State lawmakers are considering legislation to repair the under-resourced process by which doctors have the authority to hold a person against their will for emergency psychiatric treatment.
House Bill 1013, already passed by the House, would assemble a task force to address the lack of infrastructure and mental health specialists who treat patients for involuntary psychiatric hospitalizations. It is now being deliberated in the Senate.
Colloquially referred to as an MH-1, involuntary emergency psychiatric treatments occur when police transport people considered to pose a danger to themselves or others — but have not committed a crime — to a hospital to receive care. These patients — either mentally ill or in a state of crisis — cannot be held against their will by doctors for more than 48 hours.
Often these interventions are inadequate.
The Queen’s Medical Center treats more emergency psychiatric patients than anywhere else in the state. New data illuminates why these short-term hospitalizations sometimes fall short of preventing future crises.
Cory Lum/Civil Beat
A report published last year through collaboration of the Honolulu Police Department and health care agencies shows that hundreds of so-called MH-1 patients on Oahu go on to experience repeated hospitalizations and brushes with law enforcement, sometimes just days after their release.
The report’s conclusion: People with the most severe cases of mental illness aren’t getting the help they need. Instead, they are funneled through a revolving door of short-term hospitalizations.
The doctor’s job in these situations is to pull the patient out of the throes of crisis. But for people with persistent mental illness, it can be all too easy to fall back into crisis again.
The issue is further complicated by the fact that many of these patients are adamant in their refusal of mental health services.
Each time a mental health intervention falls short, research shows the person becomes sicker, more difficult to treat and more likely to engage in serious criminal behavior.
Meanwhile, repeat MH-1 patients are overwhelming emergency medicine departments. And they are raising questions about the state’s lack of mental health resources, as well as the merits of protecting a person’s civil liberty to refuse psychiatric treatment — even when they’re too sick to recognize they are suffering from mental illness.
“If we feel they have insight and awareness to make decisions, then we can’t forcefully hold them against their will — even if they have chronic mental illness and they’re always delusional,” said Howie Klemmer, chief of emergency medicine at The Queen’s Medical Center.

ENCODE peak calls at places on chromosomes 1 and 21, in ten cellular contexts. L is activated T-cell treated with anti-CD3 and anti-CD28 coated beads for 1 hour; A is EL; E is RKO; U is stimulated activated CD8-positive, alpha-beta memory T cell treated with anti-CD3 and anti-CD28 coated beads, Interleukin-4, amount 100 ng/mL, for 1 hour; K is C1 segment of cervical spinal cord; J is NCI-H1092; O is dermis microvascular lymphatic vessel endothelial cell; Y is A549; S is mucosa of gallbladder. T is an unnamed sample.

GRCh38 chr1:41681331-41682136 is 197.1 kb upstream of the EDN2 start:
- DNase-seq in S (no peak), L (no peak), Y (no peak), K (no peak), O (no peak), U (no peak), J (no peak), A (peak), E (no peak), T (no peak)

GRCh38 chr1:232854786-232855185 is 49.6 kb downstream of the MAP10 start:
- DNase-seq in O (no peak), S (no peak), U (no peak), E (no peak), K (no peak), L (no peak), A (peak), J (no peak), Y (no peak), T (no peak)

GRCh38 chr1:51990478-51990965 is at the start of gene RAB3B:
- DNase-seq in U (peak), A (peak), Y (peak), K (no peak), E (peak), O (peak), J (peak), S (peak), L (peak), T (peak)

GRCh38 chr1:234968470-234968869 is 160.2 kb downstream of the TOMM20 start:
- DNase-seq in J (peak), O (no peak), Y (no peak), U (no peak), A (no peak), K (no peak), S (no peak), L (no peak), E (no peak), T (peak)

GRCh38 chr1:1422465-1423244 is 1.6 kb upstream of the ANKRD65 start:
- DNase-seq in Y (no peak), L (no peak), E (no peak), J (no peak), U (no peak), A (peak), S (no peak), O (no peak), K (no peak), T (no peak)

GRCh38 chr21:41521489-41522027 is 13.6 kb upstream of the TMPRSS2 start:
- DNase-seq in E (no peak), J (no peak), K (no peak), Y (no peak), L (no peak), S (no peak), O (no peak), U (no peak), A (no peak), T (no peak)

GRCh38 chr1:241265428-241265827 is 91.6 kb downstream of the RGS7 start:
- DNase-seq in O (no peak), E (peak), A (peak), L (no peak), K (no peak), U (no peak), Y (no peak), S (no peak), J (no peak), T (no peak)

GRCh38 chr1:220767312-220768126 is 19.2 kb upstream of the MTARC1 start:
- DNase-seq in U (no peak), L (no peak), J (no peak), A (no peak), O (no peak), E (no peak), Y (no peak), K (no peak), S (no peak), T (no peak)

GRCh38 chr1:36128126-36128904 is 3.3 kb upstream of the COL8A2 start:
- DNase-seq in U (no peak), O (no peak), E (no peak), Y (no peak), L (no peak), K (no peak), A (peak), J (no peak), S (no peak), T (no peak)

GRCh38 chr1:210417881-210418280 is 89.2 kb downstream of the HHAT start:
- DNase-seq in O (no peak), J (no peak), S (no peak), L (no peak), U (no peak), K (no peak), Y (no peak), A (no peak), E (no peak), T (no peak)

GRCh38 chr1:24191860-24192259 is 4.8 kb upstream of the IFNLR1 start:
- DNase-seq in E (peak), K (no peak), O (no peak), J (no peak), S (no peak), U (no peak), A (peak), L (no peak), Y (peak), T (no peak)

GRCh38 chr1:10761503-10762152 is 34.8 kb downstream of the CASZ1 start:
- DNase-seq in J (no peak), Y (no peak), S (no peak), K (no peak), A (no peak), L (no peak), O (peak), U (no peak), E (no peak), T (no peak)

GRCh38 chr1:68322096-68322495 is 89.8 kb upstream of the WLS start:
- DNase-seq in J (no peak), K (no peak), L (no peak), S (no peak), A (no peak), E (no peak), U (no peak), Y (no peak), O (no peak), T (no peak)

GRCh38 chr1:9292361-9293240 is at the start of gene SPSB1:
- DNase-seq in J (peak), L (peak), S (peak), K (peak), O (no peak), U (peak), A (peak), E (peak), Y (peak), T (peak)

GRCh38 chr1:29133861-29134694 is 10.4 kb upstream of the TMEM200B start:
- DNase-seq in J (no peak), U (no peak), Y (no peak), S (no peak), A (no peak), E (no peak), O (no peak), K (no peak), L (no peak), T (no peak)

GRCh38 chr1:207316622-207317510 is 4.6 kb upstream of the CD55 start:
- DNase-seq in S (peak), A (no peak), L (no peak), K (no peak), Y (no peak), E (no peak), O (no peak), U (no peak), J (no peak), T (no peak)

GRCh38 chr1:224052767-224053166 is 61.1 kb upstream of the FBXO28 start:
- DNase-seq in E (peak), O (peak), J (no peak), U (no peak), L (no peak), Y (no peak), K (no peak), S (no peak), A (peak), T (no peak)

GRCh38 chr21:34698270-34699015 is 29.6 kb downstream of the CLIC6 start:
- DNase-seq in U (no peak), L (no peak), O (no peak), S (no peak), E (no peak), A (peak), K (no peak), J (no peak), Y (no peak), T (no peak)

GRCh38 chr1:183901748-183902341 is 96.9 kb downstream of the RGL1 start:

“It’s a free country, you’re allowed to think what you want to think and you’re allowed to do what you want to do, as long as you don’t break laws.”
In one remarkable example, a woman was struck and killed by a pickup last summer while walking in the middle of the fast lane on Interstate H-2. Her death occurred less than two weeks after police hospitalized her against her will for wandering around naked and shouting about demons in the middle of a congested road.
Although cases that end in death are rare, many situations risk the safety of the public or the person who’s sick.
The challenge, according to Institute for Human Services Clinical Director Jerry Coffee, is finding a way to provide patients with substantial treatment despite a lack of resources and a legal environment that prohibits doctors from treating people without their consent for longer than two days. In many cases, he said, doctors are releasing people on the brink of reverting to crisis.
“They’ll give them a shower, give them an egg salad sandwich, give them a Gatorade and as soon as they contract for safety and they get linear and they get rehydrated, they say, ‘I don’t want any services,’ and the hospital will let them go,” Coffee said. “That’s typically what happens.”
In HB 1013, lawmakers are seeking to improve access to treatment under the MH-1 process for people who either have a mental illness or are in a state of crisis while reducing the number of patients admitted for emergency psychiatric care who could more appropriately be served by another hospital unit.
The task force that would examine this and other problems with the MH-1 process would include in its membership state Health Director Bruce Anderson, Hawaii Attorney General Clare Connors, Dean of the John A. Burns School of Medicine Jerris Hedges, the chief of police for each county, key lawmakers and mental health advocates.
In 2018, Queen’s hospital admitted more than 1,700 MH-1 patients for mental health evaluations. Approximately 85 percent of them did not require specialized psychiatric treatment and could have been seen by another emergency department, according to testimony to lawmakers last month.
Queen’s treats more MH-1 patients than anywhere else in the state, but it has only six psychiatric beds in its emergency department.
“Although we have six dedicated patient rooms for treating those with psychiatric illnesses,” Queen’s executive vice president Paula Yoshioka said in written testimony, “we have experienced times when these rooms were full, leaving us to find space in our (emergency department) to evaluate and treat. This creates an unsafe environment and stresses an already over-capacity (emergency department) that the community relies on.”
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